Mon, May 08, 2017 - Page 4 News List

Male candidates dominate S Korean election


A woman walks past campaign posters for South Korean presidential candidates in a residential neighborhood in Seoul on Thursday.

Photo: AFP

When former South Korean president Park Geun-hye was elected the country’s first female president five years ago, she won the largest-ever vote share of the country’s democratic era.

However, after her term ended in impeachment and disgrace, only one of the 13 candidates to succeed her is a woman.

Analysts say the near all-male panel — epitomized by rows of campaign posters dominated by middle-aged men in dark suits — demonstrates the enduring patriarchal nature of South Korean society.

The only exception is Sim Sang-jeung, a former labor activist who is the left-wing Justice Party’s candidate.

Park — the daughter of the late South Korean president Park Chung-hee — was in March ousted from power over a massive corruption and influence-peddling scandal centered on a secret female confidante that prompted millions to take to the streets calling for her ouster.

She is detained and awaiting trial for charges, including abuse of power and bribery, and the public outrage unleashed a storm of sexist remarks online such as: “Don’t even dream about having a female president for the next 100 years.”

Sim condemns what she calls a sexual double standard, saying no one took issue with the gender of two previous presidents — both men — who were imprisoned in the 1990s for their part in crushing the Gwangju Uprising against the military-backed dictatorship.

“We had two other ex-presidents jailed for slaughtering countless citizens who were protesting against army rule, but not a single person said: ‘No more male presidents,’” she said in a campaign speech.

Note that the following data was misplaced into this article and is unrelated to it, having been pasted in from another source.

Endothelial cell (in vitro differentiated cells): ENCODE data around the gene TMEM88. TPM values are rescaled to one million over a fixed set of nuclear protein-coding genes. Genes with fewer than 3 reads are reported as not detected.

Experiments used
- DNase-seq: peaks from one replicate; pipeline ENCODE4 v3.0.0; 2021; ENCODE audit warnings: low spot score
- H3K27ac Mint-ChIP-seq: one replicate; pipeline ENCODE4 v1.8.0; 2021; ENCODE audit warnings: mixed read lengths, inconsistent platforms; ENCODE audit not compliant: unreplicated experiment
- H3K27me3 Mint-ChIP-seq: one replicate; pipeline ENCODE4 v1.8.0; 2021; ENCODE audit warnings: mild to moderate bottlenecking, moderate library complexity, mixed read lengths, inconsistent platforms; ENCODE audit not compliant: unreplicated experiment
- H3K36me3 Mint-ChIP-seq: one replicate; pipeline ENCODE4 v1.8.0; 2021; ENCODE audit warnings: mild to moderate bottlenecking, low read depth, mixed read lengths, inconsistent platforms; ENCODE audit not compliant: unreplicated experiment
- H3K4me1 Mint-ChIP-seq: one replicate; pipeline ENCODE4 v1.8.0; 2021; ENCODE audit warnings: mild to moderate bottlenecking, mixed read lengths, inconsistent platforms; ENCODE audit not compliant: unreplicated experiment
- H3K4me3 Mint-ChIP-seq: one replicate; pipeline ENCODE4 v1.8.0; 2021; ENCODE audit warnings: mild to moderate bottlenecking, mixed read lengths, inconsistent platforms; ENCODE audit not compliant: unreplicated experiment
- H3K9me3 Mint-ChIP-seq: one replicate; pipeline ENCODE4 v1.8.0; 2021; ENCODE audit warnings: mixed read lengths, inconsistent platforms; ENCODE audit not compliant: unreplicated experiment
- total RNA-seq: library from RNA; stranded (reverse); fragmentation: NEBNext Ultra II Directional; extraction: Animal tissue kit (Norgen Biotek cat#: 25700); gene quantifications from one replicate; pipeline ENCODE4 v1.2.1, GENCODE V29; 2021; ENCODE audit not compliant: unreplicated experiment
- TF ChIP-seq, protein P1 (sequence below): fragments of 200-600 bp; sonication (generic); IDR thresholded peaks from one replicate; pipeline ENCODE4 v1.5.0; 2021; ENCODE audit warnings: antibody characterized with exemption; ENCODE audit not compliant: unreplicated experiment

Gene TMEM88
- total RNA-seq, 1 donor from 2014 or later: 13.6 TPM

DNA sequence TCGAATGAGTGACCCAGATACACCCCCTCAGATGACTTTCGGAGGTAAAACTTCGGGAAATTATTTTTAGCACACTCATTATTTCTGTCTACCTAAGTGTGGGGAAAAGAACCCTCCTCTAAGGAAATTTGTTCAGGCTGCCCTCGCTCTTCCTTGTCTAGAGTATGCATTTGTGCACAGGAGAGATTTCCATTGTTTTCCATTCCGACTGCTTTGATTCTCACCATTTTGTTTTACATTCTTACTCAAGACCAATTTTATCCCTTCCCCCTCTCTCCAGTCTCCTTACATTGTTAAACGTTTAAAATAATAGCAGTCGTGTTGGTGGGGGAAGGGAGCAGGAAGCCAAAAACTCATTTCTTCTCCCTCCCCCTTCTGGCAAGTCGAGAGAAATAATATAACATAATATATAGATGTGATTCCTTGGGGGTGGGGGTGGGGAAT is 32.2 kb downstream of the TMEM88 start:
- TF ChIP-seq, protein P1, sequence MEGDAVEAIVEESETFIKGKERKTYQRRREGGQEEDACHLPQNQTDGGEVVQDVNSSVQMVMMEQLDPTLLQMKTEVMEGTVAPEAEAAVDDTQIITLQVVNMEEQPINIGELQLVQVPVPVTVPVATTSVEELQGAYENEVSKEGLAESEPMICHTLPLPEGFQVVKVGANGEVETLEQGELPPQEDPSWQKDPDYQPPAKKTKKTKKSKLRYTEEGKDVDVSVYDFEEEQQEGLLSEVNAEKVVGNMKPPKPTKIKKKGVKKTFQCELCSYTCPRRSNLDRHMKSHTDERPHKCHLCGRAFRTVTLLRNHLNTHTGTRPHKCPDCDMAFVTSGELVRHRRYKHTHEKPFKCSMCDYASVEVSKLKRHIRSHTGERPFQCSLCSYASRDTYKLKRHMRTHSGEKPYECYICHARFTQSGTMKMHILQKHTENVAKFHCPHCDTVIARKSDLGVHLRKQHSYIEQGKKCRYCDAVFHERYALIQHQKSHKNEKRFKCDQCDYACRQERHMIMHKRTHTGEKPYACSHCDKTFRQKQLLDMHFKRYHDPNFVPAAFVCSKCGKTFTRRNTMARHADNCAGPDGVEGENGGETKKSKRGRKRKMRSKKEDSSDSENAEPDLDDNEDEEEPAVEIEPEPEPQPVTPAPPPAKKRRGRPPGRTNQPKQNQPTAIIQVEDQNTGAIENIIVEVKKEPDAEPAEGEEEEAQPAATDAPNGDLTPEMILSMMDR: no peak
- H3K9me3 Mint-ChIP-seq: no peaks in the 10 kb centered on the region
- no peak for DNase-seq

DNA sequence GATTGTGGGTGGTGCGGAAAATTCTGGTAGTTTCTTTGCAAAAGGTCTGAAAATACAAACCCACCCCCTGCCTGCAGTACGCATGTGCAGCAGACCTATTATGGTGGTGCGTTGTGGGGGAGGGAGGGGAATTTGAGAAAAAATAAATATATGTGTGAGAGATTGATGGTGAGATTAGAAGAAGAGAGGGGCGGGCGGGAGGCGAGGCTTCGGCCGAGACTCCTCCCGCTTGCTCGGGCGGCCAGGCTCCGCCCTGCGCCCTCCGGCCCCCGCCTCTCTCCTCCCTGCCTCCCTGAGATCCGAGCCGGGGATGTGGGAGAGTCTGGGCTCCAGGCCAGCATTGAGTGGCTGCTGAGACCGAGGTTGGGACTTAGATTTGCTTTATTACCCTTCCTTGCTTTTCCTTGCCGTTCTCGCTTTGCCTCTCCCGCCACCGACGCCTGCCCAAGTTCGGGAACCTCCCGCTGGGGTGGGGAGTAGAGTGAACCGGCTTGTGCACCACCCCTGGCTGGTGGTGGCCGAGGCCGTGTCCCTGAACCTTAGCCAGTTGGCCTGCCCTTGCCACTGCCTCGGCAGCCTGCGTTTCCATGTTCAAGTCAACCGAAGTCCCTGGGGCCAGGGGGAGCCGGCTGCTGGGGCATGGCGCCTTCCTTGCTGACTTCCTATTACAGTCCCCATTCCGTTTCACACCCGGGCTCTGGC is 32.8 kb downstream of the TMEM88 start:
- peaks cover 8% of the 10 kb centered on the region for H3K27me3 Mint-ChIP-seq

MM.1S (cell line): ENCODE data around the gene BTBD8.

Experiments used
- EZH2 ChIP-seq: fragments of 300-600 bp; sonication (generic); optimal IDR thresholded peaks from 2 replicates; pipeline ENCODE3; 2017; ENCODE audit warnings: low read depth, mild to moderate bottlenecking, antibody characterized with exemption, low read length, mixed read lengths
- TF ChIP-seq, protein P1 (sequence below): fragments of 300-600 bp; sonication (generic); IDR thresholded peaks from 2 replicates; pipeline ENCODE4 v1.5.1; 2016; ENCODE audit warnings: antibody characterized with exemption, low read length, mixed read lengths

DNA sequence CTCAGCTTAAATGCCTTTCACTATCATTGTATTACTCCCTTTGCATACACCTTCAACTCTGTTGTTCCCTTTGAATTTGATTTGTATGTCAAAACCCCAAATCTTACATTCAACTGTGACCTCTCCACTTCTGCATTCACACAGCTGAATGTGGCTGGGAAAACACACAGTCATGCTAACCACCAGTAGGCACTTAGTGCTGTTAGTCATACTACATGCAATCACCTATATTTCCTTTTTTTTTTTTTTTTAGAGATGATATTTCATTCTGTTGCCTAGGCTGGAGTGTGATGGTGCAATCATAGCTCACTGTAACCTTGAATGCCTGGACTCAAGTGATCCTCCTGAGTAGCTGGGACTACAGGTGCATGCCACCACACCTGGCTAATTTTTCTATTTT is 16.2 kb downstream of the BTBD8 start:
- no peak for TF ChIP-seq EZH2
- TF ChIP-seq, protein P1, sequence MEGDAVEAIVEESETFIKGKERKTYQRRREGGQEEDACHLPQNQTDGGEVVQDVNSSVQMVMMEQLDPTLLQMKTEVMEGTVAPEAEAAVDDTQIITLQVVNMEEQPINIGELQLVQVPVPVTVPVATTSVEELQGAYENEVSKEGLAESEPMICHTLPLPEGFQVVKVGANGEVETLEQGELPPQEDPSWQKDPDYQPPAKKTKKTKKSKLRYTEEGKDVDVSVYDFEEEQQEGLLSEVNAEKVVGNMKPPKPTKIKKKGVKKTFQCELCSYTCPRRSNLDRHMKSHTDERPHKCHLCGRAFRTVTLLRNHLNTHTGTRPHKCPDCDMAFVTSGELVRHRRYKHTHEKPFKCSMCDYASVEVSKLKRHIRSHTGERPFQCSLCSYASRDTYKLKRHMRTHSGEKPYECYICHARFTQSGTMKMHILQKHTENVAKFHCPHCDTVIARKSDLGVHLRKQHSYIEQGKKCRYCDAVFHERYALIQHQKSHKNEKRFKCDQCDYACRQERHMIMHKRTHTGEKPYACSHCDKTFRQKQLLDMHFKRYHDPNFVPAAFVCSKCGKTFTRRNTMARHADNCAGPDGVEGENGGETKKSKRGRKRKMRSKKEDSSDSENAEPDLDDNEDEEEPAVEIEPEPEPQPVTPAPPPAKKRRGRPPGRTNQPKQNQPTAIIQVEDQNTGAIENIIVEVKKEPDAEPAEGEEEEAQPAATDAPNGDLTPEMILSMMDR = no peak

Park is a conservative who did little for women’s rights while in office and female politicians struggling with the glass ceiling say her humiliating downfall has done nothing to help.

“I’ve seen recently many male voters, or even male politicians, saying: ‘This is why women should never be in politics,’” said Han Jeoung-ae, a two-term lawmaker with the center-left Democratic Party.

“We have no shortage of male politicians brought down by corruption and other crimes, but no one ever frames it as the failure of entire male politicians like they do over women,” she told reporters.

Female politicians are still a relative rarity in South Korea, accounting for only 17 percent of parliamentary representatives, ranking it 30th among the 35 nations of the Organisation for Economic Co-operation and Development.

That is an advance on the 6 percent of 2000, but it is still “extremely hard” for female politicians to secure electoral nominations, said Nam In-soon, a Democratic lawmaker, who is pushing for parties to be legally obliged to select women as at least 30 percent of their candidates.

“We have made some progress over the years, but most internal networking within a political party’s leadership is still based on the good old boys’ club,” she said. “We still have this hard, thick glass ceiling all over our head.”

Park rose to power largely due to the popularity of her father, who remains widely revered by older voters who benefited from rapid growth under his 1961-1979 iron-fisted rule.

South Korea remains a deeply conservative society in many respects and, along with Japan, is seen as one of the worst places for working women among economically advanced nations.

The two Asian neighbors were this year ranked at the bottom of the Economist’s glass ceiling index, which measures gender equality at work among 29 advanced nations.

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